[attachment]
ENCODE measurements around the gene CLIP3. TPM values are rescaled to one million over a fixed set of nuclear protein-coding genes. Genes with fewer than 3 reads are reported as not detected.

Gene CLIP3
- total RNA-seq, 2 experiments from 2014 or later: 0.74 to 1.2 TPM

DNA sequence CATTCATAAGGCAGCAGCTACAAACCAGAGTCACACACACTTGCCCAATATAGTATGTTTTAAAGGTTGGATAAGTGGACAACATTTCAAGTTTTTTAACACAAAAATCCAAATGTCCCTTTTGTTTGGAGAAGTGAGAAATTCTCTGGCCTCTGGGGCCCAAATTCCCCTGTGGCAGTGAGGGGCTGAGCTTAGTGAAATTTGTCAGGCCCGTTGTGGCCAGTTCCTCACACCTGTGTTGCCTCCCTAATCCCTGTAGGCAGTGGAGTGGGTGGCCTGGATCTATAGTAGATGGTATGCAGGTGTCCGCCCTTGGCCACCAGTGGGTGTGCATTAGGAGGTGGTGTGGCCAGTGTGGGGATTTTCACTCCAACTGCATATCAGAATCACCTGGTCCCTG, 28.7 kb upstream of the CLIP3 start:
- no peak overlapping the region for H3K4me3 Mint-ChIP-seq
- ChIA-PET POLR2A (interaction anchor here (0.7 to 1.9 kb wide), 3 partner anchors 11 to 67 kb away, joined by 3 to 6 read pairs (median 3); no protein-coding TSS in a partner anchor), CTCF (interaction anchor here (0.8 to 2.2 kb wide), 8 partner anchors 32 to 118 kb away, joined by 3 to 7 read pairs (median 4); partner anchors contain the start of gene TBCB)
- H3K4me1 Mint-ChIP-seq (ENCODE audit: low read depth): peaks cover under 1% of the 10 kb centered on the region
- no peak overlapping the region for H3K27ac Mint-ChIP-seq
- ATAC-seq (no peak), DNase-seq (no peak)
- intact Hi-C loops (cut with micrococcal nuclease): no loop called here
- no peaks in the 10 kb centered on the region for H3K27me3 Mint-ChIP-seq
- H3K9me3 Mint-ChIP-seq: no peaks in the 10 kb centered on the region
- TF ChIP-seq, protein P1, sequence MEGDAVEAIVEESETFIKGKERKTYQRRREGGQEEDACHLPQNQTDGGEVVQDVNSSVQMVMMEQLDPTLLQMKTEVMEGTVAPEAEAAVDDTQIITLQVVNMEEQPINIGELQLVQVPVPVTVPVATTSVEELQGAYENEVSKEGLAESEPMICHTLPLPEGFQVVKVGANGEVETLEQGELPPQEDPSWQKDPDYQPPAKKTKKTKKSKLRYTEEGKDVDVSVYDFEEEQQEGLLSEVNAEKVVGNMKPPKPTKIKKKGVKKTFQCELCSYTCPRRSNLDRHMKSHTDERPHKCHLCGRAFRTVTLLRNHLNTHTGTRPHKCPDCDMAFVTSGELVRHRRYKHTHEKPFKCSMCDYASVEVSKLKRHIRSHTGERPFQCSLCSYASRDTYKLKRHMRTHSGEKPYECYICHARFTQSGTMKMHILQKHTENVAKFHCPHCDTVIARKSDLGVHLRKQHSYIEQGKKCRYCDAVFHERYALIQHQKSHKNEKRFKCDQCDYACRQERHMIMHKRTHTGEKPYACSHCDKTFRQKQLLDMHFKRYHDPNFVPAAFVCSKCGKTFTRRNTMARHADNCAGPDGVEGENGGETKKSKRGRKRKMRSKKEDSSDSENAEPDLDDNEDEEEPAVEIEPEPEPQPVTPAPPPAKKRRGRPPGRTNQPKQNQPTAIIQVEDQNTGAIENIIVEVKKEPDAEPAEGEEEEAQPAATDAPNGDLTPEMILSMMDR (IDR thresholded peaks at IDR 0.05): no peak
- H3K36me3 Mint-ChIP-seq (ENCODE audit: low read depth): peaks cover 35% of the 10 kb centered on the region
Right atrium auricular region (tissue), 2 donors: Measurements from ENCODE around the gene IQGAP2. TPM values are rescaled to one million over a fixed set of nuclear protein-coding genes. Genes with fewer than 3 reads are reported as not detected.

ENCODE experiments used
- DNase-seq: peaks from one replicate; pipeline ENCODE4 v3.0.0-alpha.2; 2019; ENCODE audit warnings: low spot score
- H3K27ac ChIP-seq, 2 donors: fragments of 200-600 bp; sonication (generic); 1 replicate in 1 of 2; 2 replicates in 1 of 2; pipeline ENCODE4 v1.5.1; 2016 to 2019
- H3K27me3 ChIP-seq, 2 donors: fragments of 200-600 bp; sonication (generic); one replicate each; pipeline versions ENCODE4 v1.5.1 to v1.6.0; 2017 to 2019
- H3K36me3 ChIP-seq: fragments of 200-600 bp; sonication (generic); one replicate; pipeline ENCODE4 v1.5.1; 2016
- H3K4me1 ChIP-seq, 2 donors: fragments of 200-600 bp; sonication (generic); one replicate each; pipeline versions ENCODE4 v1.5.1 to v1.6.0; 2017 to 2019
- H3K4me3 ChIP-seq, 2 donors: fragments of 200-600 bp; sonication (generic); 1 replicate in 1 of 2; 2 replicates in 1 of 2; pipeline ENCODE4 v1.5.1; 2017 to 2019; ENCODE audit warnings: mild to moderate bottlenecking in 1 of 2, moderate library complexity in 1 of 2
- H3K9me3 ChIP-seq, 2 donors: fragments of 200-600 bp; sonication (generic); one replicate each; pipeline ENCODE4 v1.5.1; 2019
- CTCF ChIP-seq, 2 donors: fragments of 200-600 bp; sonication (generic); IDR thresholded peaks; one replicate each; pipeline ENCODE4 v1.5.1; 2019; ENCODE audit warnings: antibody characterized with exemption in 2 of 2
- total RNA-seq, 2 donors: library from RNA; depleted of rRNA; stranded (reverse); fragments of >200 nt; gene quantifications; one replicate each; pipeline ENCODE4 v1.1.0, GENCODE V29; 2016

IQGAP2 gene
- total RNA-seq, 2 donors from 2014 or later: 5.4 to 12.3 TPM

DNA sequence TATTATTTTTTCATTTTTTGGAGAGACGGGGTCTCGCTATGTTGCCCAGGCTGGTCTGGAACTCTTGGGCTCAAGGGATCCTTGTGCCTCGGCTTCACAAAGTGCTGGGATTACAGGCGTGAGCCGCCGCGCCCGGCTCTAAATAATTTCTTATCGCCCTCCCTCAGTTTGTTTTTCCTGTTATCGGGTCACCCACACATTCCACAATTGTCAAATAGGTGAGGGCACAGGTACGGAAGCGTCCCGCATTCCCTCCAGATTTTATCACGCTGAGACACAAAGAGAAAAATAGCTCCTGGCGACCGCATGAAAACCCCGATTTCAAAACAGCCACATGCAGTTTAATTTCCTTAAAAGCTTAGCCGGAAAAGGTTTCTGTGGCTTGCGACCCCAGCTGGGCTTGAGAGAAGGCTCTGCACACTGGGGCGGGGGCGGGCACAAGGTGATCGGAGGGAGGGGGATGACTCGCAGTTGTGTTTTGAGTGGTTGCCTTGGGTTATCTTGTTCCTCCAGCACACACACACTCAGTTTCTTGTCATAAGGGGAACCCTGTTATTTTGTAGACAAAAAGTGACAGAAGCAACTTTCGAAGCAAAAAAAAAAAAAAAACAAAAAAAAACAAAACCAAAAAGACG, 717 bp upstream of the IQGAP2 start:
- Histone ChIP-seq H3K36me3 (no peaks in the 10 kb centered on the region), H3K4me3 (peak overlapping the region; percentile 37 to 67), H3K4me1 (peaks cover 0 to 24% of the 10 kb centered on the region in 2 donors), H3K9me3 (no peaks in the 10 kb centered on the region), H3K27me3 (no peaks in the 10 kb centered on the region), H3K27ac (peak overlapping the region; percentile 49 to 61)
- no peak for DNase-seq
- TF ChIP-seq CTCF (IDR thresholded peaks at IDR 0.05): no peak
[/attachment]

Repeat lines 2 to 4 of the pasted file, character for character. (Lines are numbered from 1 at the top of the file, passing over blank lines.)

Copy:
Gene CLIP3
- total RNA-seq, 2 experiments from 2014 or later: 0.74 to 1.2 TPM

DNA sequence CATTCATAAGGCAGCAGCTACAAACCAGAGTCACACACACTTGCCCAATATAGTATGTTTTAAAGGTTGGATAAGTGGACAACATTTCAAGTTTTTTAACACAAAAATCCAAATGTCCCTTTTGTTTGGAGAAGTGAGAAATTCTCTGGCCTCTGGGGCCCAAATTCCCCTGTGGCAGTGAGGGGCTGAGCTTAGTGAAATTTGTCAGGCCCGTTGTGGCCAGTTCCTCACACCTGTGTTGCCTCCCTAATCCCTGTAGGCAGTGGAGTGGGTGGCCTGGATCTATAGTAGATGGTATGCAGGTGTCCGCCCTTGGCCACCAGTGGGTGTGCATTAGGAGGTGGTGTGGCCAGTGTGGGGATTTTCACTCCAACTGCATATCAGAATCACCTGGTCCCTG, 28.7 kb upstream of the CLIP3 start: